Ruslan Provodnikov is an anachronism, more hewn it seems from a sepia-tinged time when television fights were shown on flickering black-and-white Philcos than the flat-screen high-definition TVs we have today. It is the style with which he fights: take two to land one, take three to land one, take four to land one. The Russian cannot get out of the way of a punch; it almost appears as if he likes getting hit.
Provodnikov will not have any problems in that area when he faces Lucas “The Machine” Matthysse on Saturday at the Turning Stone Resort Casino in Verona, N.Y. Many fight fans are predicting it will be a “Fight of the Year” candidate on HBO.
The 31-year-old Provodnikov (24-3, 17 KOs) has had a run of tough luck these last two years. He is 2-2 in that span, losing controversial decisions to Timothy Bradley and Chris Algieri. In both fights, Provodnikov knocked down his opponent, Algieri twice in the first round. Still, Bradley and Algieri came out ahead. Has it reached a point in the back of Provodnikov’s mind that he needs to knock out the 32-year-old Matthysse (36-3, 34 KOs) to win?
“Things happen in a fight and I don’t want to question a judge’s dignity, so I don’t worry about it; and I’m going on to bigger fights no matter what,” Provodnikov said through his manager, Vadim Kornilov. “I am making corrections to certain mistakes I make in the fight about not finishing, making corrections. The earlier the better: That’s always my goal, part of my style, but hopefully, it doesn’t happen to me that way again.”
Provodnikov has a light attitude. He does not feel as if he was wronged in the Bradley and Algieri losses. The fact that no excuses will spill out of Provodnikov’s mouth is actually a little refreshing.
“Those fights happened the way they happened, and there are obviously reasons for it, but I made corrections and went on,” Provodnikov said. “I think it is the way life has happened for me.”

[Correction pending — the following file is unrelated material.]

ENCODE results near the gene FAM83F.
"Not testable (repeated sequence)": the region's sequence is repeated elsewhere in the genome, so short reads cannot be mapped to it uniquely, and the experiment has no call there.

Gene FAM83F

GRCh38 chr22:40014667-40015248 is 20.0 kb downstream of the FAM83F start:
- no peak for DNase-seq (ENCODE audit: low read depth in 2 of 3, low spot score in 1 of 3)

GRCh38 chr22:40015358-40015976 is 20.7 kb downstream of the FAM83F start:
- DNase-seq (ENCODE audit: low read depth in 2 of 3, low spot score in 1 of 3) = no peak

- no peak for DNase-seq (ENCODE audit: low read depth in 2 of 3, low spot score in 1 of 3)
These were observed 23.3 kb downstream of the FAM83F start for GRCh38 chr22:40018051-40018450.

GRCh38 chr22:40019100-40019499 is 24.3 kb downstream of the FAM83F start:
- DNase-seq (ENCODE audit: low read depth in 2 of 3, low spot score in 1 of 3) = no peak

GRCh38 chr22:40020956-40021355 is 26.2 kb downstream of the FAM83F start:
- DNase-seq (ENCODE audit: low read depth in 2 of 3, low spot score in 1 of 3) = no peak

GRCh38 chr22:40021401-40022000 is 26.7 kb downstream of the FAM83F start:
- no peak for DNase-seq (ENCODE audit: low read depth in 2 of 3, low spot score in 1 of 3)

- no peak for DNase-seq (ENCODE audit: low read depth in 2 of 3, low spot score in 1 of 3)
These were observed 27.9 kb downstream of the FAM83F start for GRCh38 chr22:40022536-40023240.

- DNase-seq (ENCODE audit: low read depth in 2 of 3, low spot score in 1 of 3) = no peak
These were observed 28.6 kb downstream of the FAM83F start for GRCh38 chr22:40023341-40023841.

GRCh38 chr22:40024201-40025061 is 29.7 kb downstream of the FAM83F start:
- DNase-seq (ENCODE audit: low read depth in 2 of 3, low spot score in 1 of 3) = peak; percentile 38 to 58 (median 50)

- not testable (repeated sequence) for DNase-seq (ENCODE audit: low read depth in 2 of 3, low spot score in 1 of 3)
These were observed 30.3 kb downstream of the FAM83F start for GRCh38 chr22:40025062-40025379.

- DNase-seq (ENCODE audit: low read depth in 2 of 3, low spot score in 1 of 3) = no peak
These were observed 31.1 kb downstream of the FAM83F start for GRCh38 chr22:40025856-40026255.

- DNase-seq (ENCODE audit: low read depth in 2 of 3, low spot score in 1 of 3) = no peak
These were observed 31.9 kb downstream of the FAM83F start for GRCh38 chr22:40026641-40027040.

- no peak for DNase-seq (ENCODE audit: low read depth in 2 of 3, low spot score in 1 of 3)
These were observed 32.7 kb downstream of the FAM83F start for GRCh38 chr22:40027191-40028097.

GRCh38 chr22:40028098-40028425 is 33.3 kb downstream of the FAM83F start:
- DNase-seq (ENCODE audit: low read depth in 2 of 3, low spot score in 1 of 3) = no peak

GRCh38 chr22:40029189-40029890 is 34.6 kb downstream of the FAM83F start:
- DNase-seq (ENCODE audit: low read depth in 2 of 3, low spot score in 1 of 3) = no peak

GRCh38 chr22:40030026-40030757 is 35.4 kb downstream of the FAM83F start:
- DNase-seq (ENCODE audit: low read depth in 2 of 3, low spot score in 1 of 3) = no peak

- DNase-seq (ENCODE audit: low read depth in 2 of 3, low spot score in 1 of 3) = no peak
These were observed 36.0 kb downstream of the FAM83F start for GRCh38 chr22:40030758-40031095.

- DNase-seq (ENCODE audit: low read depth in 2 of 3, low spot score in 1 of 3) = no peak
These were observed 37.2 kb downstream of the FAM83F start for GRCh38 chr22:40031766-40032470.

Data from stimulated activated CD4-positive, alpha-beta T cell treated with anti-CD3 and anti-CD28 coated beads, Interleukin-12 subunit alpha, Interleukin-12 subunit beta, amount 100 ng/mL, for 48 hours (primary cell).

Will we see a different Provodnikov than fight fans have come to expect? He shakes his head, “No.” He has had issues with finishing an opponent once has him hurt. He admits there have been endurance problems in the past, too. To correct that area of concern, he has logged more miles to his running regimen for this fight so he can track down Matthysse if he hurts him in the latter rounds.
Another interesting factor with this fight is that Marvin Somodio will be working Provodnikov’s corner instead of hall-of-fame trainer Freddie Roach, who has been committing all of his time to preparing Manny Pacquiao for his big showdown against Floyd Mayweather Jr. on May 2. Somodio worked Provodnikov’s corner when he defeated Mike Alvarado in Denver -- Alvarado’s hometown -- in October 2013.
“I trust Marvin 100 percent, and we’ve been working together for many years now,” Provodnikov said. “Marvin brings everything I need to the corner. If I didn’t trust him, he wouldn’t be in my corner. I trust Marvin as much as I trust Freddie. He’s Freddie’s right-hand man, and that’s all I need to know.”
Matthysse can pose problems for Provodnikov. He has power, but as Danny Garcia proved, he can be out-boxed. The likelihood of Provodnikov doing that, however, seems remote.
“He’s just another fighter,” Provodnikov said about Matthysse. “He’s not on the level of someone like Tim Bradley. I have a lot of experience. I have seen different styles in the ring. This fight is what I want, because I expect it to be a toe-to-toe fight anyway. It’s what I like. The only thing I have to be is focused in the ring. Other than that, I don’t see any problems in the fight. I’m sure I can walk right through him. I’m confident in myself. His power is not a problem for me.”
Joseph Santoliquito is the president of the Boxing Writer's Association of America and a frequent contributor to Sherdog.com's mixed martial arts and boxing coverage. His archive can be found here.
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